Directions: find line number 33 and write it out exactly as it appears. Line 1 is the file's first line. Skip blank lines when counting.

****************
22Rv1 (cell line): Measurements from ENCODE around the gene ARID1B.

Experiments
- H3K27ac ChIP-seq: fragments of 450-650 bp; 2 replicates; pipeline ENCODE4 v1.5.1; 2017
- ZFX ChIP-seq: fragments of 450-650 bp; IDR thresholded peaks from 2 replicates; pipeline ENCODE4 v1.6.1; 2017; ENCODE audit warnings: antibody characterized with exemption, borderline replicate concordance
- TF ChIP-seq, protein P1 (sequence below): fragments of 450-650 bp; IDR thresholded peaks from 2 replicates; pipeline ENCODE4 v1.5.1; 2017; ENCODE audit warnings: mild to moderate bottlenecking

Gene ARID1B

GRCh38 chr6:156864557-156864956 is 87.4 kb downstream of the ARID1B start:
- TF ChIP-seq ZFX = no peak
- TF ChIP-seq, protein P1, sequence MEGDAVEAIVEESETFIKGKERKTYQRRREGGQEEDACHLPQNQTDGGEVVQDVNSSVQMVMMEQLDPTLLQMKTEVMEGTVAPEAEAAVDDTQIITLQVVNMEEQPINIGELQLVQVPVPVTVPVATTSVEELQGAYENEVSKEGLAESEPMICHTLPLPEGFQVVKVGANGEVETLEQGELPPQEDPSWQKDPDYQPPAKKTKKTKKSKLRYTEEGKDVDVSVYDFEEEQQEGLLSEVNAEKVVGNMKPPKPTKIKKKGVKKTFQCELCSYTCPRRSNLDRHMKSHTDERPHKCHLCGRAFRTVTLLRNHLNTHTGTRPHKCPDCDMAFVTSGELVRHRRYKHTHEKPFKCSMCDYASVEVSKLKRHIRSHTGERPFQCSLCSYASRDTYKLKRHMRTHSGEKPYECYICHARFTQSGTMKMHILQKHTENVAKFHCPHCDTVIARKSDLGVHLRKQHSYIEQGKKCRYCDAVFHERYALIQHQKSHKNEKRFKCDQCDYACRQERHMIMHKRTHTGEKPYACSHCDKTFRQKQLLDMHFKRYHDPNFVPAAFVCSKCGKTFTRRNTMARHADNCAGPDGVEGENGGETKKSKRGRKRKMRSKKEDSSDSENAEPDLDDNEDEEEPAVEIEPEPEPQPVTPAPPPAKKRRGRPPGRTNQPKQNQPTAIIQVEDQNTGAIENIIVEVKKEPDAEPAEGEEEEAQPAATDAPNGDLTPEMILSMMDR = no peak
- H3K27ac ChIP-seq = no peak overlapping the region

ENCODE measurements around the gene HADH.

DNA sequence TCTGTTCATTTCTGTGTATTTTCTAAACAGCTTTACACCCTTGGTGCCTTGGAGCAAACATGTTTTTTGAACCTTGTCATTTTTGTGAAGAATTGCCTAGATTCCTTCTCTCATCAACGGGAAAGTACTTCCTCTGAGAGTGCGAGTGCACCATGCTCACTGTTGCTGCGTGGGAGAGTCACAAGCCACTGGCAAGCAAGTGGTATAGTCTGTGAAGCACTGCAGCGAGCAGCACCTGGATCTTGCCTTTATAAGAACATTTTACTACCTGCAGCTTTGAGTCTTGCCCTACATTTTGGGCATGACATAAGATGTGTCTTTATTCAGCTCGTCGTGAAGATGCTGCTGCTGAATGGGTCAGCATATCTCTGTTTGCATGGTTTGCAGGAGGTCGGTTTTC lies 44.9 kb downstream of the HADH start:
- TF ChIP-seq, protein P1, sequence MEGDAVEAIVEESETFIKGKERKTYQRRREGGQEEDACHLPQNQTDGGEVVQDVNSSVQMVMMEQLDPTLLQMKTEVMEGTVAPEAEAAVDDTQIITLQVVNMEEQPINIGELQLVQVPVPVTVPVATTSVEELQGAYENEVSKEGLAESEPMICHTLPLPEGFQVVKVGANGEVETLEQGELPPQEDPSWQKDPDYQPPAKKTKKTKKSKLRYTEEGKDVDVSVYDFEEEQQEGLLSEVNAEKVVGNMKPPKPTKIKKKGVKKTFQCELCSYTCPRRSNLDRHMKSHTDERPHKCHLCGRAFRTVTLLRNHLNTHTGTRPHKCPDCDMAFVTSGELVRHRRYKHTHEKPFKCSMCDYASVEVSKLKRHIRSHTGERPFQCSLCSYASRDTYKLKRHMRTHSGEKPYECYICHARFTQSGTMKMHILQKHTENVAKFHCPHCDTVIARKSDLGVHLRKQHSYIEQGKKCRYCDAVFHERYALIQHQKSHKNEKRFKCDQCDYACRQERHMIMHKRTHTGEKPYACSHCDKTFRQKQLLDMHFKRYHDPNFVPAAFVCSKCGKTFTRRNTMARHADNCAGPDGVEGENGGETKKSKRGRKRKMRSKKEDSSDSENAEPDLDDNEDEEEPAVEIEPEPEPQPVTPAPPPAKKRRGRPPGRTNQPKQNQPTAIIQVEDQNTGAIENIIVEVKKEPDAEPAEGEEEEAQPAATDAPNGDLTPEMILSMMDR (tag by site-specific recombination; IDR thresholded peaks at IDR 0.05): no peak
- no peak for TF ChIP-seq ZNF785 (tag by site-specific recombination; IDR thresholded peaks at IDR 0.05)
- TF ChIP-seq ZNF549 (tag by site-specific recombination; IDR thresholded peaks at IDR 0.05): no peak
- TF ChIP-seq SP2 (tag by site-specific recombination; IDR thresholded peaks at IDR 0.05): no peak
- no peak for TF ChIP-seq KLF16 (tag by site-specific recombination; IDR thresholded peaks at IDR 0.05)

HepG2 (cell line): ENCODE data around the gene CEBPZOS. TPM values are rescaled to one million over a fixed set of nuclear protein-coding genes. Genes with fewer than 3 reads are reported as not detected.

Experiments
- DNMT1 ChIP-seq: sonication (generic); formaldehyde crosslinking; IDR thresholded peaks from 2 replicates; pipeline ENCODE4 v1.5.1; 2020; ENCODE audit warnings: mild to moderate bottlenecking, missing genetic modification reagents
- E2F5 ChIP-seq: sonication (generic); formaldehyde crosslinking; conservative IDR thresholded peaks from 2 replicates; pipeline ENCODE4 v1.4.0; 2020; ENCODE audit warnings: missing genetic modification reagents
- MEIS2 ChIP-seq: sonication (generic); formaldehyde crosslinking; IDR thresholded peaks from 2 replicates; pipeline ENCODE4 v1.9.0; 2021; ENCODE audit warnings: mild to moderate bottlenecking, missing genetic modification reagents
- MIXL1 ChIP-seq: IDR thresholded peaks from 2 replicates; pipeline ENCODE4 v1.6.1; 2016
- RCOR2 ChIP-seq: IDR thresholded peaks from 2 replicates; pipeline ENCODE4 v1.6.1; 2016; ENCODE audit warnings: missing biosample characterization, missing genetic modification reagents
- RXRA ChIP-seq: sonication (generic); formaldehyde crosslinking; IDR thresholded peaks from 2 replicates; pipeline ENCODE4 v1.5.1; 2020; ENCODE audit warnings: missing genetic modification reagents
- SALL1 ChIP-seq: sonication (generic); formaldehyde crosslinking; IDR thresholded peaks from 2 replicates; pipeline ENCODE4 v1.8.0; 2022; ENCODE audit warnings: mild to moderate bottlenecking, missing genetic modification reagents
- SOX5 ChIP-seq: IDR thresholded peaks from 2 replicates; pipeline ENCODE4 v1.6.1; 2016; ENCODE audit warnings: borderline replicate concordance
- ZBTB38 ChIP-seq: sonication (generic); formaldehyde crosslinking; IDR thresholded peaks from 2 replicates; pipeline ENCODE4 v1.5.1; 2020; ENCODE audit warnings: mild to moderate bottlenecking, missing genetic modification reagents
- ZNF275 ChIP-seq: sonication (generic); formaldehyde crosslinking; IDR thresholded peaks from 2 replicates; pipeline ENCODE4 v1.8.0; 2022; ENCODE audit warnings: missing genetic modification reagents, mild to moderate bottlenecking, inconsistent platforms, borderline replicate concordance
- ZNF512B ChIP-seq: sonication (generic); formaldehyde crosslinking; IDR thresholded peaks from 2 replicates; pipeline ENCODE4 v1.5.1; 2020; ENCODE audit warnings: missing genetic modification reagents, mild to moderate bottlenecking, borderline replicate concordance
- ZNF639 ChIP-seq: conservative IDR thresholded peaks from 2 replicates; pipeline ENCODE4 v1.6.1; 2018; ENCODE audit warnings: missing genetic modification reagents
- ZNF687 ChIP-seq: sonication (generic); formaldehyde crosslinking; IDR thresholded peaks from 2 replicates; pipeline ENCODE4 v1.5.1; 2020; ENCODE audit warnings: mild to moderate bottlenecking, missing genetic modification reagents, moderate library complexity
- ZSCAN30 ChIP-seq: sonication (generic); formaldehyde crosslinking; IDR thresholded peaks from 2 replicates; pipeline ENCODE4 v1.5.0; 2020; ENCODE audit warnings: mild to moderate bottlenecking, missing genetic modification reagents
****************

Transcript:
- ZSCAN30 ChIP-seq: sonication (generic); formaldehyde crosslinking; IDR thresholded peaks from 2 replicates; pipeline ENCODE4 v1.5.0; 2020; ENCODE audit warnings: mild to moderate bottlenecking, missing genetic modification reagents